Rural Telehealth Visits in the Management of Type 1 Diabetes

Leslie A. Eiland, Andjela Drincic

Research output: Contribution to journalArticlepeer-review

2 Scopus citations


Introduction: Despite advances in and increased adoption of technology, glycemic outcomes for individuals with type 1 diabetes (T1D) have not improved. Access to care is limited for many, in part due to a shortage of endocrinologists and their concentration in urban areas. Managing T1D via telehealth has potential to improve glycemic outcomes, as the barriers of travel-related time and cost are mitigated. Methods: Our endocrine telehealth program started in 2013 and currently provides care to nine rural community hospitals in Nebraska and Iowa. A retrospective cohort study was performed to evaluate glycemic outcomes in people with T1D who received care at these telehealth clinics from 2013-2019. Data were collected on age, race, gender, prior diabetes provider, use of diabetes technology, and A1c values over time. Results: One hundred thirty-nine individuals were followed for an average duration of 32 months (range 4-69 months). Sixty-six percent of people were previously under the care of an endocrinologist. The most common therapeutic action, in addition to insulin adjustment, was addition of a CGM (52%). Each year in telemedicine care was associated with a decline of 0.13% in A1c (95% CI: −0.20, −0.06). There was no association between A1c and age or gender. When stratifying by previous diabetes provider, all groups had a statistically significant decline in A1c, even those with a previous endocrine provider. There was no statistically significant decline in A1c based on addition of technology. Conclusion: We have shown that traditional telehealth visits are an effective way to provide care for people with T1D long-term and may provide distinct advantages to home telehealth visits.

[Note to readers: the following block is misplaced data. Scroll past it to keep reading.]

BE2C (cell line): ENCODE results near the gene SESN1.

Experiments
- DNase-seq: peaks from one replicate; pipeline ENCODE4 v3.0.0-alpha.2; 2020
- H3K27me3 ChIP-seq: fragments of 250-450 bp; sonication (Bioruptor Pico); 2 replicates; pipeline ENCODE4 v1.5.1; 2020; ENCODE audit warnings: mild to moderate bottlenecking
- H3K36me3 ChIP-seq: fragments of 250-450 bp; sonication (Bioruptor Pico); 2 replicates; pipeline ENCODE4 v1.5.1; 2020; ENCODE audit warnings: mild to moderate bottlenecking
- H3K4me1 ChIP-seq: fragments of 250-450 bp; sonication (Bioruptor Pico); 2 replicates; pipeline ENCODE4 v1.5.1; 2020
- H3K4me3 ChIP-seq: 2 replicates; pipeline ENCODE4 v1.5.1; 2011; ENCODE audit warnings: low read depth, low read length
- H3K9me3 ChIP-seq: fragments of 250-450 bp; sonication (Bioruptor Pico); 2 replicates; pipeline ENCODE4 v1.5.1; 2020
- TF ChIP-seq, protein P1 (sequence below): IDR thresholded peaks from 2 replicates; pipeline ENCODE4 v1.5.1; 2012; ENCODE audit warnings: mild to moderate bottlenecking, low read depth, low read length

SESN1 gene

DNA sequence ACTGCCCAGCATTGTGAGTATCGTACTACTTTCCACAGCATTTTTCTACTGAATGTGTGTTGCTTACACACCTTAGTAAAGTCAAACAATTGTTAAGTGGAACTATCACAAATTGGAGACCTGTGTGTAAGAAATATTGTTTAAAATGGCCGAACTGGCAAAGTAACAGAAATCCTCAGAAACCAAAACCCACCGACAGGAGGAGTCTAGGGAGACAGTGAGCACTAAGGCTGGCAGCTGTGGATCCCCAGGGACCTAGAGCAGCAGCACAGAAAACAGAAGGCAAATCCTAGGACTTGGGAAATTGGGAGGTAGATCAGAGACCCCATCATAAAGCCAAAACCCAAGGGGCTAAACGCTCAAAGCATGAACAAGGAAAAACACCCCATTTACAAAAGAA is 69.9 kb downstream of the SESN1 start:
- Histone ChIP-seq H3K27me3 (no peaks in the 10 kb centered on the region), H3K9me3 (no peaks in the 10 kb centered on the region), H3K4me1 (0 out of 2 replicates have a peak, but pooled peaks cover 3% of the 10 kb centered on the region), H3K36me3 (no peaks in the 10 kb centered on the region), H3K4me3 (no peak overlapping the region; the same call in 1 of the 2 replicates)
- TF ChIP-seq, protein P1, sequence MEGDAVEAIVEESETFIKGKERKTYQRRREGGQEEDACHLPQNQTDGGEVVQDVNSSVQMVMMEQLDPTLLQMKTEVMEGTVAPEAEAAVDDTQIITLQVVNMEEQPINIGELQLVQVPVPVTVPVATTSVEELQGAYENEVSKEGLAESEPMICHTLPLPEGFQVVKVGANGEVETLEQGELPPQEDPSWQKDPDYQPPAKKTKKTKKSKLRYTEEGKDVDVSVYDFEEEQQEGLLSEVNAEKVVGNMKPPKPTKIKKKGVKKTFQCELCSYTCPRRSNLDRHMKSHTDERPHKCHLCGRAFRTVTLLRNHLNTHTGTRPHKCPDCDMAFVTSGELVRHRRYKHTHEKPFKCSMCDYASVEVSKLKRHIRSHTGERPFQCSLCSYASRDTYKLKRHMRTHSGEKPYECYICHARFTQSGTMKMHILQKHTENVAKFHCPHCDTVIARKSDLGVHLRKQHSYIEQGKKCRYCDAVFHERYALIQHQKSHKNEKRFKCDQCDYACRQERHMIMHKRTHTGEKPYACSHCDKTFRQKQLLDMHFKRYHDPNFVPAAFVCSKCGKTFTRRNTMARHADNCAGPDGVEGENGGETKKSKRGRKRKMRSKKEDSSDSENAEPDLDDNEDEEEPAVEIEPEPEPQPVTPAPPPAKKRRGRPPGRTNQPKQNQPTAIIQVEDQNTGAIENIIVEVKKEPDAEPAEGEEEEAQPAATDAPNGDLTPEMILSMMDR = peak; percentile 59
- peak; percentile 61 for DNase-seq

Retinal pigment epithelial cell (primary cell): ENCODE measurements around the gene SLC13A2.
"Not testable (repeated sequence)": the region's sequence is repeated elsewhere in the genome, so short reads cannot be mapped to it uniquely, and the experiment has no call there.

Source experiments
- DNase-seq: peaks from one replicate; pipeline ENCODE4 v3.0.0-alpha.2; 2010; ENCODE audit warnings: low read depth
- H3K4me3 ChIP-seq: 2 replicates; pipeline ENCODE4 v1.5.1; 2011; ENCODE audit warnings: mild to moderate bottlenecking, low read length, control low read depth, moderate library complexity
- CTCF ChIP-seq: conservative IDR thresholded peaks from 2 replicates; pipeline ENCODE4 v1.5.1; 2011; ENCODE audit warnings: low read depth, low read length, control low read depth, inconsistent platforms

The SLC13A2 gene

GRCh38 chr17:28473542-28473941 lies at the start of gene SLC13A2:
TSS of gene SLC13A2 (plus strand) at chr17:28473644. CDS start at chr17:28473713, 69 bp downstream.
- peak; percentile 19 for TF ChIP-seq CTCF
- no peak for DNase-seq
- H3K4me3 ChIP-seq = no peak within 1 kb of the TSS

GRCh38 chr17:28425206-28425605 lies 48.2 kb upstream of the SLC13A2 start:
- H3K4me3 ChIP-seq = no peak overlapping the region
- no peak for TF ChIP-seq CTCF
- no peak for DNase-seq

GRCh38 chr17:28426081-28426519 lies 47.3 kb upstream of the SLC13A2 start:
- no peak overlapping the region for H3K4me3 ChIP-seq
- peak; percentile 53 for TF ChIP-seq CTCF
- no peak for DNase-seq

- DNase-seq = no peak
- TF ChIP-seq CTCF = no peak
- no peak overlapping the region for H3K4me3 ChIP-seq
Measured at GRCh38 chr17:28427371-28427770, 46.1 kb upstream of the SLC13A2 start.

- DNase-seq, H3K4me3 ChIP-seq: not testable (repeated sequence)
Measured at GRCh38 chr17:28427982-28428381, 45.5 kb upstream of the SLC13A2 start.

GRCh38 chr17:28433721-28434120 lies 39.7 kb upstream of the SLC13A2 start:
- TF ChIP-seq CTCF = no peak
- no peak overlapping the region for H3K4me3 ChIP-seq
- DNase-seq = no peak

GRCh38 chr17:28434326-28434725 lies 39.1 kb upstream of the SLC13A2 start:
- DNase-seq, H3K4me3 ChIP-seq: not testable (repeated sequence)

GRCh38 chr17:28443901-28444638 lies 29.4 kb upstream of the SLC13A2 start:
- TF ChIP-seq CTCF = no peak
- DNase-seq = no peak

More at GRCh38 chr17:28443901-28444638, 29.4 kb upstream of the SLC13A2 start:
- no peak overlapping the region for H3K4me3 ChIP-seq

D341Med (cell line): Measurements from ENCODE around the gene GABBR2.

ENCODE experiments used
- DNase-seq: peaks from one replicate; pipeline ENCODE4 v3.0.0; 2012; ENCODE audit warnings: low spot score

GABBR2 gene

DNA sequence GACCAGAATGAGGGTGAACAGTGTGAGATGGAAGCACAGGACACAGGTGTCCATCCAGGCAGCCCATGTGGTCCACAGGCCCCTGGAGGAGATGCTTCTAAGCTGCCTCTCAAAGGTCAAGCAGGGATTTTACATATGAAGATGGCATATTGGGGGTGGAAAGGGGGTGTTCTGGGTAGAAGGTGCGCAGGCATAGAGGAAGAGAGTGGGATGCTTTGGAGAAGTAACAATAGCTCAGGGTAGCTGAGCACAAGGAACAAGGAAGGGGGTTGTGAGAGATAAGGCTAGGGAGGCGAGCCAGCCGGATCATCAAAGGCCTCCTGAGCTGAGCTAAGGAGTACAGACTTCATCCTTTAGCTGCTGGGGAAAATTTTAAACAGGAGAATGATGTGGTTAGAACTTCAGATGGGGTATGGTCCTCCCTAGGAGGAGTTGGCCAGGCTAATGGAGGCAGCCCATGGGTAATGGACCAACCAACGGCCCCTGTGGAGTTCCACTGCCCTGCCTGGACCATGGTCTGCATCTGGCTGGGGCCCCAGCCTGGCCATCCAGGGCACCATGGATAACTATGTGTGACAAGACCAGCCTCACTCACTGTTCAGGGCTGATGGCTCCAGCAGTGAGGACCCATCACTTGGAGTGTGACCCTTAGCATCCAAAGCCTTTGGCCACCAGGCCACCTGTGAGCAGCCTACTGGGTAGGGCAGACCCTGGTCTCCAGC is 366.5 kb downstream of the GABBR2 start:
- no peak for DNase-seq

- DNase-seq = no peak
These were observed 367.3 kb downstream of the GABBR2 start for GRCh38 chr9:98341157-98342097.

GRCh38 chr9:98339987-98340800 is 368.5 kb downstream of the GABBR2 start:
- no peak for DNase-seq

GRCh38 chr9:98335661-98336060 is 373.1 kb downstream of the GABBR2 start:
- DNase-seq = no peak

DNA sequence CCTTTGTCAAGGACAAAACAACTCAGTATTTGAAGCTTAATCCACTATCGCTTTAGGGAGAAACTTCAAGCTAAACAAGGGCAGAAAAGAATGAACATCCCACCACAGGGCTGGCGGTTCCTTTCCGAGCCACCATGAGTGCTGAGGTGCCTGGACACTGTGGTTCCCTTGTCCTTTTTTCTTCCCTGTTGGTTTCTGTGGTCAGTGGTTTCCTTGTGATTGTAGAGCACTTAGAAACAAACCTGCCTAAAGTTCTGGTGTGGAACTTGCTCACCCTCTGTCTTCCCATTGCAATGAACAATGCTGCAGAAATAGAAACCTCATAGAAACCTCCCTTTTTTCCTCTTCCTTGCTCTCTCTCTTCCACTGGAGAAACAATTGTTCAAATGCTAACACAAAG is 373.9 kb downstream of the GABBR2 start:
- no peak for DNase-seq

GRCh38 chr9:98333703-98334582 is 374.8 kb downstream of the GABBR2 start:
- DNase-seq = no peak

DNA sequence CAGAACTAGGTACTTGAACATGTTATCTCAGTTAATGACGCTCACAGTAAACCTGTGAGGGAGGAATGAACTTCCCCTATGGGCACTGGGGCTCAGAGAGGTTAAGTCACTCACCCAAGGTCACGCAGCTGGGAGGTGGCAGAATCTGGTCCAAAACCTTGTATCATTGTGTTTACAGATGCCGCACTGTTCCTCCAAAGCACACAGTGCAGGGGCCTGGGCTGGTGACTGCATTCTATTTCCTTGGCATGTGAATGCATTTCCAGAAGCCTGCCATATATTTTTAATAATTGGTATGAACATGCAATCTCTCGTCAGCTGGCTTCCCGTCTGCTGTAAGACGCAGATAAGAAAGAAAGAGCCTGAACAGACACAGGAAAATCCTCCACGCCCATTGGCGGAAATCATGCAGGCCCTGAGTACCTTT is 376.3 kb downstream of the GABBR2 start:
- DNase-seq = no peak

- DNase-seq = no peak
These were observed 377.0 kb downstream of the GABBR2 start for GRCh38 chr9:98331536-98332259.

Original languageEnglish (US)
Pages (from-to)852-857
Number of pages6
JournalJournal of Diabetes Science and Technology
Issue number4
StatePublished - Jul 2022


  • Diabetes
  • Type 1 diabetes
  • rural health
  • technology
  • telehealth
  • telemedicine

ASJC Scopus subject areas

  • Internal Medicine
  • Endocrinology, Diabetes and Metabolism
  • Bioengineering
  • Biomedical Engineering


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